This article examines Ottoman responses to Iranians bringing corpses for burial in holy Shi`i sites in Ottoman Iraq, and focuses on questions of sovereignty, frontiers, commerce, and sanitation. Bringing together the Shi`is of both sides of the Ottoman-Iranian frontier, this curious border crossing constituted a major point of contention between the Ottoman Empire and Safavid and Qajar Iran. One of the most persistent religio-economic activities of Middle Eastern history, corpse traffic continued almost unabated until the emergence of cholera as a global health threat. The emergence of cholera and discussions around corpse traffic and pilgrimage to the `atabat helped transform one of the longest running unresolved issues of the Islamic world: namely, the undefined border between the Ottoman Empire and Iran.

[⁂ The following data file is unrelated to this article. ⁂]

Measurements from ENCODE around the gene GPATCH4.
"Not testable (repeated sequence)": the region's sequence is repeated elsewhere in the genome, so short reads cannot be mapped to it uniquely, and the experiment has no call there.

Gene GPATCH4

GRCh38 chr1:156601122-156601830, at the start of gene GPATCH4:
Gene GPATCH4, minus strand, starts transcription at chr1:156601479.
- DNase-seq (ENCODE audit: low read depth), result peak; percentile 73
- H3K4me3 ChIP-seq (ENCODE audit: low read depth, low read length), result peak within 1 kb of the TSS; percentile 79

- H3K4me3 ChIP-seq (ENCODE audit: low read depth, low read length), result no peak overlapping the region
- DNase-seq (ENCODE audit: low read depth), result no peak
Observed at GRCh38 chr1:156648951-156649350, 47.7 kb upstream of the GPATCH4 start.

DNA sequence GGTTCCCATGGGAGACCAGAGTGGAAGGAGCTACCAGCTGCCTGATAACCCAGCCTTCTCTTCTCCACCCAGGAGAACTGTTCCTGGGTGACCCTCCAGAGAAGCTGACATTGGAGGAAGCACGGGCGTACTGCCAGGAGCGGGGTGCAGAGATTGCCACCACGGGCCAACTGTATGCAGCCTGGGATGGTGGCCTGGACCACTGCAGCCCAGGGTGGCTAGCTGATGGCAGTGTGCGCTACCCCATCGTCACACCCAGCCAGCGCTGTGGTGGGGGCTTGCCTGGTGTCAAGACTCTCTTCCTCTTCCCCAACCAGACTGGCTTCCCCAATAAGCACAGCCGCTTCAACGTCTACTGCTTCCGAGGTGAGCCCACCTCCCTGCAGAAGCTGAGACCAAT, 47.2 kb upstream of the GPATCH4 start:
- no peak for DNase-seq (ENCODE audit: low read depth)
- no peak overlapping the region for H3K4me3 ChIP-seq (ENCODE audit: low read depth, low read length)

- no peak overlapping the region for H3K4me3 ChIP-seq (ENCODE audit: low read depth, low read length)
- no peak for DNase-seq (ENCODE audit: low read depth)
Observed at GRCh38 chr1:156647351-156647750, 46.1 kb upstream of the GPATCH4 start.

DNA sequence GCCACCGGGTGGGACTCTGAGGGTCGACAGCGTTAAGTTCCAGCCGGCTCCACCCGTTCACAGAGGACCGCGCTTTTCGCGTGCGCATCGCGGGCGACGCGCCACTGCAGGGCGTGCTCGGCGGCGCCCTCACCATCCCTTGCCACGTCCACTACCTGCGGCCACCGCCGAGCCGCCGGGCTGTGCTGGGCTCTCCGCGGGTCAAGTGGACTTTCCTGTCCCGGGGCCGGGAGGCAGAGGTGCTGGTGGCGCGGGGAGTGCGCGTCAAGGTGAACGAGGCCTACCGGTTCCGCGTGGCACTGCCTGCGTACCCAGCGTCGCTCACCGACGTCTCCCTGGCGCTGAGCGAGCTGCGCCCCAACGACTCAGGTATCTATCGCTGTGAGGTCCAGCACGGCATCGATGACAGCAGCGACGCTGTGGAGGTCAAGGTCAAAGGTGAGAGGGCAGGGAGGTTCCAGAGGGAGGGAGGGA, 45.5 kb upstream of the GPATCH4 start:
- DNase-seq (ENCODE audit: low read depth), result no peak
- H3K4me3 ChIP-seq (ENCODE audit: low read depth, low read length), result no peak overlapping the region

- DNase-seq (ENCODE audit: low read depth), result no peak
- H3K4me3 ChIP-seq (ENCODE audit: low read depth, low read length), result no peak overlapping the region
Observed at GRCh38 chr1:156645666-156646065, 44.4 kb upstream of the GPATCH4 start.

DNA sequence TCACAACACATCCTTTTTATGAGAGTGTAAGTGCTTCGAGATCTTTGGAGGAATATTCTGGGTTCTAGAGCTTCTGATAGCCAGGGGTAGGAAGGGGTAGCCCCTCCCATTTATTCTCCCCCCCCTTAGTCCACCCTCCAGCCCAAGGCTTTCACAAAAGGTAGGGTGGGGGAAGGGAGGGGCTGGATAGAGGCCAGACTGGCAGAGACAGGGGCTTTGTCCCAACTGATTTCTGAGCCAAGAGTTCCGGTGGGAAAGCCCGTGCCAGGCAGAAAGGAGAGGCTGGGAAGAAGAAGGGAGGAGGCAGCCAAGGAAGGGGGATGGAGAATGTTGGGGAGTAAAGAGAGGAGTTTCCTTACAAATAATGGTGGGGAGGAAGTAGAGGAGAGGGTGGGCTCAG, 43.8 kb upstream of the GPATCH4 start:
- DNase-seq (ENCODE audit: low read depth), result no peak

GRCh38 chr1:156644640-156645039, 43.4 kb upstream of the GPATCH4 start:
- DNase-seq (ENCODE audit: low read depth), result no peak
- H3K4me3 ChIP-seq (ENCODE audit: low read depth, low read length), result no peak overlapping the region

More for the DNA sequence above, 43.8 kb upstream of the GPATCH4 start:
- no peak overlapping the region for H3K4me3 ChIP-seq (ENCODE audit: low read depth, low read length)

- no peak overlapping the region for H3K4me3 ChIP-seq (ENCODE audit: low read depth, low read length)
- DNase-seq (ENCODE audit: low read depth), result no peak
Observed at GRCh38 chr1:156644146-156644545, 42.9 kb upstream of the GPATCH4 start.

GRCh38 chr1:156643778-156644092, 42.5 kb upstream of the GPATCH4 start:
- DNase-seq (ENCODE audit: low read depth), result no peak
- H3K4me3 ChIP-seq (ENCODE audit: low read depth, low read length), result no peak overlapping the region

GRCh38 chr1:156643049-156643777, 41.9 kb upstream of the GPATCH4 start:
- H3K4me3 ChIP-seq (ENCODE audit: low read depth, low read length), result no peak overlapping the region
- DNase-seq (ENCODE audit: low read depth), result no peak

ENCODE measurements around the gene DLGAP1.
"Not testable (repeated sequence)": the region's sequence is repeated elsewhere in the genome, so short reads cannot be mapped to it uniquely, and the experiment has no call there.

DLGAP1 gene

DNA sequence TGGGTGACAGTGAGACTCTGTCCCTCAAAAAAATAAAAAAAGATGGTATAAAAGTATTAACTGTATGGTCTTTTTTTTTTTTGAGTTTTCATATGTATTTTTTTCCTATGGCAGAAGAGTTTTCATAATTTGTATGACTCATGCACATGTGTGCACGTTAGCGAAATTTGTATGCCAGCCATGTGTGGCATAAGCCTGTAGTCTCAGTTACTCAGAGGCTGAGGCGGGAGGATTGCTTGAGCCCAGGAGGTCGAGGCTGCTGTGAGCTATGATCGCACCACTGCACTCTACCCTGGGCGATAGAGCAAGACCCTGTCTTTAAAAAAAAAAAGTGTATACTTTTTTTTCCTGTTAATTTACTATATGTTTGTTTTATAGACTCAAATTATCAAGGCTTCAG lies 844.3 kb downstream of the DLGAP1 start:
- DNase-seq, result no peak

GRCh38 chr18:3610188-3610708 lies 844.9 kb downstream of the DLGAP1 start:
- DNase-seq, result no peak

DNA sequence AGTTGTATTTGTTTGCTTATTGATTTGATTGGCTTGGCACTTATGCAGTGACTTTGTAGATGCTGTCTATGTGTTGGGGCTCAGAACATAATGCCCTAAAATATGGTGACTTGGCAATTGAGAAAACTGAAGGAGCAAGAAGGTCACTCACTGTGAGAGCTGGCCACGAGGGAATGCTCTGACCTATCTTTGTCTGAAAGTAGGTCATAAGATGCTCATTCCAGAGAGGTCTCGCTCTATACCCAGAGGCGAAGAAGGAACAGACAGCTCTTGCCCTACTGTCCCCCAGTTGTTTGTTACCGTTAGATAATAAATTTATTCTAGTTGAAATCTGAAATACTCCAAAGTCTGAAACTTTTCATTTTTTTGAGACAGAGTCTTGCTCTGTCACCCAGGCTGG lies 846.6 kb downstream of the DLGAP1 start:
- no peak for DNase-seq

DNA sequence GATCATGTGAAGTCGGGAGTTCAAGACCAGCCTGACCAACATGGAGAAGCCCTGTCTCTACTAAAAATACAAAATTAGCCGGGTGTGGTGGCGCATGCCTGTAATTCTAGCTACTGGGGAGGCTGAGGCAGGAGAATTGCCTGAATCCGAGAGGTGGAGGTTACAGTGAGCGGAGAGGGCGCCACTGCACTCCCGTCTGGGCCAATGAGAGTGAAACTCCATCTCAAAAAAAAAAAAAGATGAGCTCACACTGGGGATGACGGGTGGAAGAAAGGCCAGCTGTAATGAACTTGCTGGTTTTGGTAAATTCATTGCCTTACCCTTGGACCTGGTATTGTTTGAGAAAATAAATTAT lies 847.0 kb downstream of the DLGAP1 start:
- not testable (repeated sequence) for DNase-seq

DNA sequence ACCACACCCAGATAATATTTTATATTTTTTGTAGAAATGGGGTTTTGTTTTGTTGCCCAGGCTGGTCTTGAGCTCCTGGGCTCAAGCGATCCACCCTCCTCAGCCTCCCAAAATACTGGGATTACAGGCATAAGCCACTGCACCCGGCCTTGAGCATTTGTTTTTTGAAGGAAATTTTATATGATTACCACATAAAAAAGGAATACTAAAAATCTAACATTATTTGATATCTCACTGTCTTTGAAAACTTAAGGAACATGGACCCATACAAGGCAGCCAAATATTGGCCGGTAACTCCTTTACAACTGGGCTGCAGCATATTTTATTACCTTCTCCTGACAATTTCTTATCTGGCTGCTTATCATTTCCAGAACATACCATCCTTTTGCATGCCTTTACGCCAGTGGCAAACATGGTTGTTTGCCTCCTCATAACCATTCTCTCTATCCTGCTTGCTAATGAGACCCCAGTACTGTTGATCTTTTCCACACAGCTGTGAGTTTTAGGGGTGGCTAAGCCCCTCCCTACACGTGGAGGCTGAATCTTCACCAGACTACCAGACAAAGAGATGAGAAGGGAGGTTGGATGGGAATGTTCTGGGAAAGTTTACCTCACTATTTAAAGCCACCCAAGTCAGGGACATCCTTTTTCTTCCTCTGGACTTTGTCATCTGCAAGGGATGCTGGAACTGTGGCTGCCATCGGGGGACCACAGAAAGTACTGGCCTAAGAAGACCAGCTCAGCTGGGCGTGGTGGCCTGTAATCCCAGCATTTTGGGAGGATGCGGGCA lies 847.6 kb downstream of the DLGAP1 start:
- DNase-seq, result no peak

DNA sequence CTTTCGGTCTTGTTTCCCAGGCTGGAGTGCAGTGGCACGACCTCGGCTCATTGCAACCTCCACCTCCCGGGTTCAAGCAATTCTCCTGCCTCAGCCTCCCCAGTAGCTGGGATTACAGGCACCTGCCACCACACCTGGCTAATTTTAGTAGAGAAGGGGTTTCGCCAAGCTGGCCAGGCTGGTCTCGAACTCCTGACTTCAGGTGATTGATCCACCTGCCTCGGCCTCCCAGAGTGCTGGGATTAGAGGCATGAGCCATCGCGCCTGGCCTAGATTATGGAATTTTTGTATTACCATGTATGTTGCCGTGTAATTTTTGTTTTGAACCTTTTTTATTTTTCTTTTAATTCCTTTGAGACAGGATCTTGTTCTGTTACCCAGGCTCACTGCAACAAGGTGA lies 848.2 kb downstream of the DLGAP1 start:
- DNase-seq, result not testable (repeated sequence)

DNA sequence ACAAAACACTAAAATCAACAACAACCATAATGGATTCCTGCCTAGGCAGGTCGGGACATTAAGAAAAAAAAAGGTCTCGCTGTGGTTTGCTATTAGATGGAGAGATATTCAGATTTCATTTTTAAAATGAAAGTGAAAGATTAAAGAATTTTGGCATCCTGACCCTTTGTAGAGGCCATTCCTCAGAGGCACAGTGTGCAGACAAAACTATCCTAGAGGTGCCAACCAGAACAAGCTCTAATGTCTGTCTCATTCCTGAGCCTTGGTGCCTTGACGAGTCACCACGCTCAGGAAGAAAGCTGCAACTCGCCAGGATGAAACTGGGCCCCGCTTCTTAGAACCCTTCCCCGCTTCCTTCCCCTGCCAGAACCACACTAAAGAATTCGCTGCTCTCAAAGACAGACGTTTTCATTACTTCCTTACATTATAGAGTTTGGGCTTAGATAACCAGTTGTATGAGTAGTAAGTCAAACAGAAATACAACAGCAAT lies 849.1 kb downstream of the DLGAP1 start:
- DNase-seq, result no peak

Bones of Contention: Corpse Traffic and Ottoman-Iranian Rivalry in Nineteenth-Century Iraq
Sabri Ateş; Bones of Contention: Corpse Traffic and Ottoman-Iranian Rivalry in Nineteenth-Century Iraq. Comparative Studies of South Asia, Africa and the Middle East 1 December 2010; 30 (3): 512–532. doi: https://doi.org/10.1215/1089201U-2010-031
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